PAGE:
Meanwhile, all over Germany, private initiatives are popping up to help refugees. In Duisburg, a local politician has collected 100 bicycles for refugee children. In Zirndorf, doctors are providing refugees with free medication. Even in Dresden, Pegida’s stronghold, groups are helping refugees with the hard tasks of getting settled, like providing translation services at appointments with authorities.
Still, the enormous support for Pegida requires us to consider another, darker reading of the situation, as evidence of troubling developments within German society.
One is the failure of mainstream politics. There is a tendency among the major parties to move toward the center of the political spectrum, creating an ideological void at its far right and left ends. The far right in particular has lacked political representation in the past years, which helps explain why a new populist party, Alternative für Deutschland, had such enormous success in European and state elections last year. While leaders of the Alternative, as it’s called, claim to be primarily anti-European Union, many have also expressed support for Pegida.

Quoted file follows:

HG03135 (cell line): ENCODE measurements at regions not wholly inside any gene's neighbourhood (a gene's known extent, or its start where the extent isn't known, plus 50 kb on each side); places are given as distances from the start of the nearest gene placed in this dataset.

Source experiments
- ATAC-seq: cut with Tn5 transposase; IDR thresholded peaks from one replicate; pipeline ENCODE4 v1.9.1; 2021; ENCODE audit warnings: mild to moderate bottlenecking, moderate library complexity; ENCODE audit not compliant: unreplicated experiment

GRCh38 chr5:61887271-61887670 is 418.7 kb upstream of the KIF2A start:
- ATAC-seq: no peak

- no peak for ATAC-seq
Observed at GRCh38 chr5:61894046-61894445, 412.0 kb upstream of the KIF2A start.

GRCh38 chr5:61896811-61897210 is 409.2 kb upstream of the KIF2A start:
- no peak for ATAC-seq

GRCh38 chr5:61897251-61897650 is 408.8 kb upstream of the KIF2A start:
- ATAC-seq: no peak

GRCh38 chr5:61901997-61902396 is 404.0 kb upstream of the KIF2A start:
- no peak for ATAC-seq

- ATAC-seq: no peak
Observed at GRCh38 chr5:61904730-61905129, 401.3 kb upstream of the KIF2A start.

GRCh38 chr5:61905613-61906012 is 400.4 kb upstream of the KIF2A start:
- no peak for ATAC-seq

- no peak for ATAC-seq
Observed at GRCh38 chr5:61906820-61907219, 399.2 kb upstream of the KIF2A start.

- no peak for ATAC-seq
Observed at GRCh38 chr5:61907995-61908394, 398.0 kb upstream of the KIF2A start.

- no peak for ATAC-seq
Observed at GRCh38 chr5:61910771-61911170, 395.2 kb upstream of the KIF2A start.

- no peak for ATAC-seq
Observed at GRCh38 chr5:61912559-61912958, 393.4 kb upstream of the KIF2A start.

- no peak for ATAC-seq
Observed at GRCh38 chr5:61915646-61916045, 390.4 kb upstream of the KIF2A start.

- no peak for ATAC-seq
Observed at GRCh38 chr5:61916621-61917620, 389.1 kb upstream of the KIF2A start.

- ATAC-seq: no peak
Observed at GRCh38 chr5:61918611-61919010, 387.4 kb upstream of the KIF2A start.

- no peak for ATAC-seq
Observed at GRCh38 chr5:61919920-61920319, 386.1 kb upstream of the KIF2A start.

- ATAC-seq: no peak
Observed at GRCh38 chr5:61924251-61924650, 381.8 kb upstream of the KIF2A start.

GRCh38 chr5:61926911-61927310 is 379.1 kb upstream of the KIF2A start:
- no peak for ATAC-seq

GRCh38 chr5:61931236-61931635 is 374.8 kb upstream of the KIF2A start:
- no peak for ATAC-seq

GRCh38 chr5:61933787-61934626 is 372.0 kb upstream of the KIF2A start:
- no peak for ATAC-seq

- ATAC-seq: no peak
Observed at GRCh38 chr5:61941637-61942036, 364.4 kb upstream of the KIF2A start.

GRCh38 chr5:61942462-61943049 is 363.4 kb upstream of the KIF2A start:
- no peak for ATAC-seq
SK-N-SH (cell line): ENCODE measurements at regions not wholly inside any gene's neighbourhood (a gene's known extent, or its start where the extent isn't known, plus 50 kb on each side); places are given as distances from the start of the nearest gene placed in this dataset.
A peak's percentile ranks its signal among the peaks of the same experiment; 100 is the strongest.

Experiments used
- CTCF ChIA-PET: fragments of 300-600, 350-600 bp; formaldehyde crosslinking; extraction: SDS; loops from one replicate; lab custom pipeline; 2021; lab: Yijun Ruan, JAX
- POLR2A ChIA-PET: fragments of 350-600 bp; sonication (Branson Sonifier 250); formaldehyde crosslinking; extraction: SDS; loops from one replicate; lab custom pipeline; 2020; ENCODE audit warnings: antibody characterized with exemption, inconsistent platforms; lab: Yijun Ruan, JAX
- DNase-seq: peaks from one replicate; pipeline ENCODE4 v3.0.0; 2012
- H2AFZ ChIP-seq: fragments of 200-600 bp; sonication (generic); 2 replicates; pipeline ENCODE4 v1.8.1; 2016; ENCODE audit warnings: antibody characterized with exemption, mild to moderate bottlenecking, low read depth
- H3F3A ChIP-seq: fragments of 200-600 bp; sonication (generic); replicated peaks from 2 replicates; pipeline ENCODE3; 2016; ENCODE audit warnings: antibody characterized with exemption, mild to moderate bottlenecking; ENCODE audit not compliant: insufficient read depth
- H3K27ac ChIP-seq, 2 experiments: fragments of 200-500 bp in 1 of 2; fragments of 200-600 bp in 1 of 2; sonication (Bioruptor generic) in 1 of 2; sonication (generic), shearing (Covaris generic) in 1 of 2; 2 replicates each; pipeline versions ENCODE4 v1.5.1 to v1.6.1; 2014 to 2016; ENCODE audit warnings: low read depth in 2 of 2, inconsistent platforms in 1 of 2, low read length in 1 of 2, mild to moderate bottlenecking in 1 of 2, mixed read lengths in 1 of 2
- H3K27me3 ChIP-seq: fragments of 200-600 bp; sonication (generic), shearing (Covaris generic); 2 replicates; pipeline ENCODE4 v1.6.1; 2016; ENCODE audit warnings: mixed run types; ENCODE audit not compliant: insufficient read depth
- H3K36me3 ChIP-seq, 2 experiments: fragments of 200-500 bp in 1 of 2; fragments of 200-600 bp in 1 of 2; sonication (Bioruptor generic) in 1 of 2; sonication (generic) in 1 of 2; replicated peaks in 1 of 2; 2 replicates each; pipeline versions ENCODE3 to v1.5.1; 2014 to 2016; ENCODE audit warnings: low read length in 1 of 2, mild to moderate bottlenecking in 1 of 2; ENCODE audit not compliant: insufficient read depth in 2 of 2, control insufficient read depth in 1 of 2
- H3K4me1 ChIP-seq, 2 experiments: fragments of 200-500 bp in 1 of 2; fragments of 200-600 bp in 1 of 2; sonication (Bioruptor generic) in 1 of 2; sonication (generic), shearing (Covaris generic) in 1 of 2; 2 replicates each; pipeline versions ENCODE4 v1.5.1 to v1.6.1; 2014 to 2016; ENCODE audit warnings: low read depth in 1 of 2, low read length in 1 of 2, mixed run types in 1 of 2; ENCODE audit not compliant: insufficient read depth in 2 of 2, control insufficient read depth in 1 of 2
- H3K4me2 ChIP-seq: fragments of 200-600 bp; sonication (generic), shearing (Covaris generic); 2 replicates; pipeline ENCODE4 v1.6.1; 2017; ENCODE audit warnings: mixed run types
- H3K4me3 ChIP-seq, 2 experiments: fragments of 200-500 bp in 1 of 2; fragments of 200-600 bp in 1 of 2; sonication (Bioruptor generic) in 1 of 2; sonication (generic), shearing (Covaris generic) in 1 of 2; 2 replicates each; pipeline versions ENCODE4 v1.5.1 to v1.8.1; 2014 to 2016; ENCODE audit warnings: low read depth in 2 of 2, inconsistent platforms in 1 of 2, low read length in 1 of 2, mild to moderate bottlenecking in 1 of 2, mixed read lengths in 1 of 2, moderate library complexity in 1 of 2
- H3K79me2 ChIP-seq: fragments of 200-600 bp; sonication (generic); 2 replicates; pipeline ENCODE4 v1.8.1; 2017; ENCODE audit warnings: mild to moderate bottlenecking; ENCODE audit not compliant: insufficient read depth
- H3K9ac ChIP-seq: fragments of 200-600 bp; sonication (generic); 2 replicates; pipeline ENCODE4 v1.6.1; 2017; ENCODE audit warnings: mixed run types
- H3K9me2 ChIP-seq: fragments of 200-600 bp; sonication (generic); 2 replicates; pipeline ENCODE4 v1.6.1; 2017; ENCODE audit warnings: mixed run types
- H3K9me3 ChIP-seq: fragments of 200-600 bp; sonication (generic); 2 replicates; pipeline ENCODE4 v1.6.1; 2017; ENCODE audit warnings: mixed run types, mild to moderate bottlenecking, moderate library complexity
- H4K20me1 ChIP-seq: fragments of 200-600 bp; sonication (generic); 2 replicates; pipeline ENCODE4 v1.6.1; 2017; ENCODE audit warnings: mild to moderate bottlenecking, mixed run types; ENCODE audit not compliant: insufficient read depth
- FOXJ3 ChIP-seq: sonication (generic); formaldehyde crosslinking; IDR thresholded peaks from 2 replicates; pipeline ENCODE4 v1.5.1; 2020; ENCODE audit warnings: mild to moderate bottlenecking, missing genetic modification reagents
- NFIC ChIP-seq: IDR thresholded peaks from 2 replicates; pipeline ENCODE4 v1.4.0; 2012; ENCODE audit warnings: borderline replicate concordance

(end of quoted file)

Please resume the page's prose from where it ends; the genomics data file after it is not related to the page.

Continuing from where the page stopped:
Another change revolves around the Internet. In this view, the Pegida people are just the usual frustrated lot looming at the edges of society. Now, emboldened by the reinforcement they find in like-minded communities online, they’re taking to the streets.